Loft Theatre offers another side of Anne Boleyn - The Leamington Observer

Loft Theatre offers another side of Anne Boleyn

Anne Boleyn, Loft Theatre, Leamington, until October 30

HOW do you like your Anne Boleyn? Hard boiled or sunny-side-up? Hapless heroine or Tudor trollop?

You might think you’ve seen them all on stage or screen at one time or another. But wait, here’s a new take on the woman who rocked old King Henry’s boat – now she’s a religious reformer and political activist.

Howard Brenton’s impudent and award-winning play sets a huge challenge to theatre companies and audiences alike. It’s a massive undertaking in terms of size, scale and deliberately outrageous time games. Not in the sense of a horrible history, more a playful periodical.

With an opening scene in which a whimsical Anne teases an audience with the bag she is carrying – does it contain her severed head? – and later moments when she haunts the fevered mind of James 1st, we quickly learn that nothing in this oddball Tudor-Stuart hotpot is really as it seems.

The Loft company plunges bravely into the fray with a clear passion for the overall absurdity which overhangs the historical facts while inventing a few of its own. Tara L. Lacey’s direction strives valiantly to achieve the play’s varying aspects of humour, cruelty and vitality, with the benefit of magnificent costumes and Kim Green’s impressive set designs.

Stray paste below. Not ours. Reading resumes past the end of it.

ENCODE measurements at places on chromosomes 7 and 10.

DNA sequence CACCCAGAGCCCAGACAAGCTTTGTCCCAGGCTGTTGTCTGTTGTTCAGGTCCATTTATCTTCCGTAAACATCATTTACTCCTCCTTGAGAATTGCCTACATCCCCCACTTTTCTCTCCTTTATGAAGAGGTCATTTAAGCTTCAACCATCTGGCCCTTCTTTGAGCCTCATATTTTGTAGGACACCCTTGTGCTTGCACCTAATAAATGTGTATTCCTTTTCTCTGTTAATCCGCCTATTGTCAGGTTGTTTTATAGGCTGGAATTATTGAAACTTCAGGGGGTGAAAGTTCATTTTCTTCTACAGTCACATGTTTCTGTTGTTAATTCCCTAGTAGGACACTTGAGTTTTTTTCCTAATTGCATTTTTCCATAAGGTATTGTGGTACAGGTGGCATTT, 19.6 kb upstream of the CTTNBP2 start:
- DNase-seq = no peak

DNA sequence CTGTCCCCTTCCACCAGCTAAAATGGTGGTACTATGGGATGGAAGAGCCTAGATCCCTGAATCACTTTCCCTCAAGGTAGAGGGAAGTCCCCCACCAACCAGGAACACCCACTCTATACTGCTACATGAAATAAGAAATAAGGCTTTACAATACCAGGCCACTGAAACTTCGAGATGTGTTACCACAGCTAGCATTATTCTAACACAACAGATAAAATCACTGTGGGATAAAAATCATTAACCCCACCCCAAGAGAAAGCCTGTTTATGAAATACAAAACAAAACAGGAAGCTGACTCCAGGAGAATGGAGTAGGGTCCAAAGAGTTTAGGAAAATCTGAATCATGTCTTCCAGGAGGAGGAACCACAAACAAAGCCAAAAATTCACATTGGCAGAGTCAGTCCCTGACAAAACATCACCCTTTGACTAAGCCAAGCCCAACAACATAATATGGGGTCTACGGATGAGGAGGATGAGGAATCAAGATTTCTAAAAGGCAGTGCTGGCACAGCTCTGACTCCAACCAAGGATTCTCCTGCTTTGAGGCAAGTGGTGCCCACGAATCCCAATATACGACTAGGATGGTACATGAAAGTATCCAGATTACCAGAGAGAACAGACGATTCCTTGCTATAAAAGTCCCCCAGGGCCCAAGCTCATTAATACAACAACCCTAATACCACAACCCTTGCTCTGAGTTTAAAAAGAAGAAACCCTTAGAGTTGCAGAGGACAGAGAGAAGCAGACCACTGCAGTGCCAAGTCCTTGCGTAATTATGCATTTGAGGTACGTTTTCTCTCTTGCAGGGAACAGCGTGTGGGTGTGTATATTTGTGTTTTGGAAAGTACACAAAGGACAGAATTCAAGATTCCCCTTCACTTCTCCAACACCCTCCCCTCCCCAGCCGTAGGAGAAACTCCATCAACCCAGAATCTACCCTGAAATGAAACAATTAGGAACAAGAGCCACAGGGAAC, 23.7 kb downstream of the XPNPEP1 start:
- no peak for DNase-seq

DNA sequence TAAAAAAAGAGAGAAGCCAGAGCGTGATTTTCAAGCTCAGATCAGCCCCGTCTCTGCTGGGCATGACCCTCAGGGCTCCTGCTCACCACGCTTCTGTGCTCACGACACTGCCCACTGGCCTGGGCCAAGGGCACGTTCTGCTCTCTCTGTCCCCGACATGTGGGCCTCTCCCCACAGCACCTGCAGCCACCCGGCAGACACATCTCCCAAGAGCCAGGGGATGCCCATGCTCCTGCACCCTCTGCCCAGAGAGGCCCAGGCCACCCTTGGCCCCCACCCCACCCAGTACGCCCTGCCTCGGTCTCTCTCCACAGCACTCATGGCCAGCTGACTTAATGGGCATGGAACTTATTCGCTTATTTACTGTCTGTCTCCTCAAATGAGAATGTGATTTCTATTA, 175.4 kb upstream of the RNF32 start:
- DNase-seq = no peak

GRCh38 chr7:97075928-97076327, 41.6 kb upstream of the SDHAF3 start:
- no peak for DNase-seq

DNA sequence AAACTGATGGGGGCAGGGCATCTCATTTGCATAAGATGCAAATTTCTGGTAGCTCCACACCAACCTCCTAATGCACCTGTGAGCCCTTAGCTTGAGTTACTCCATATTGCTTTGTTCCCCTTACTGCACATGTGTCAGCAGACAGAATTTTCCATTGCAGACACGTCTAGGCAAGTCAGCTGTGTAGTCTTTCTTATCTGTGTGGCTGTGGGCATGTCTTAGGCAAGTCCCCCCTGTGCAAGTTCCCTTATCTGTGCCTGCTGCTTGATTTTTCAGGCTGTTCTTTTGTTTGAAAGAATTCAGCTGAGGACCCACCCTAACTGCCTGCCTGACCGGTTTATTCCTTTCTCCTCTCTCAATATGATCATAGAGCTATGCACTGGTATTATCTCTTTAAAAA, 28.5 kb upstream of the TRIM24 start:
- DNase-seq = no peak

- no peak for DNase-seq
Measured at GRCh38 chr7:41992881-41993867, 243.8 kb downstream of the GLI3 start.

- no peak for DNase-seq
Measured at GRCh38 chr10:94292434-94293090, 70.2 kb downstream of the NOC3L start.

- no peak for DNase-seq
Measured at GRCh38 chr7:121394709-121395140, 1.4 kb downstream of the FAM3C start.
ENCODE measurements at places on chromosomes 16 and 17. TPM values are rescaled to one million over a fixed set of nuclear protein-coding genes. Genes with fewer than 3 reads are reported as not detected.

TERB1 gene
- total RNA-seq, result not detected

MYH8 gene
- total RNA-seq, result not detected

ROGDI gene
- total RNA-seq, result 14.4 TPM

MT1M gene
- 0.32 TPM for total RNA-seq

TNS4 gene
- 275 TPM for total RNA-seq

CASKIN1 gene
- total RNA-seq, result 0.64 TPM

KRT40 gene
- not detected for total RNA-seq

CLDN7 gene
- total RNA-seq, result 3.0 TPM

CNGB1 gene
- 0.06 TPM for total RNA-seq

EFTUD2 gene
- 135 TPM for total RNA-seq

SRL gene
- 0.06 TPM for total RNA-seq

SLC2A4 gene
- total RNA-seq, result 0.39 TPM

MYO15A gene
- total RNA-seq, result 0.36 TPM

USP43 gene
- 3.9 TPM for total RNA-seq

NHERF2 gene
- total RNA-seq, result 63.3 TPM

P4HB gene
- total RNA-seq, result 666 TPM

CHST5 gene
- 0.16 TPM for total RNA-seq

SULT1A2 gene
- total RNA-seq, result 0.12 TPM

History buffs might quibble over issues of poetic licence, such as Anne’s fictional dealings with the religious reformer Tyndale and King Henry’s kindly tolerance of her failure to deliver a son. But at heart there is much to enjoy, notably in Pete Meredith’s barnstorming performance as James 1st, here an unashamed crackpot constantly raving and vanishing into trances while at the same time clearly the owner of a brilliant mind.

Dave Crossfield’s cold and calculating Thomas Cromwell and Rod Wilkinson’s fervent Tyndale are finely drawn and at the centre of the action Julia Findlay delivers Anne with cleverly contrasting shades of strength, vulnerabilty and cheeky appeal.

At close to three hours, the production is too long and lags in places, and there are some decidely mixed values in other performances. But considering the immensity of the piece and the fact that its original Loft staging was knocked out last year by Covid, this is a truly impressive achievement.

Visit for further details.

Peter McGarry


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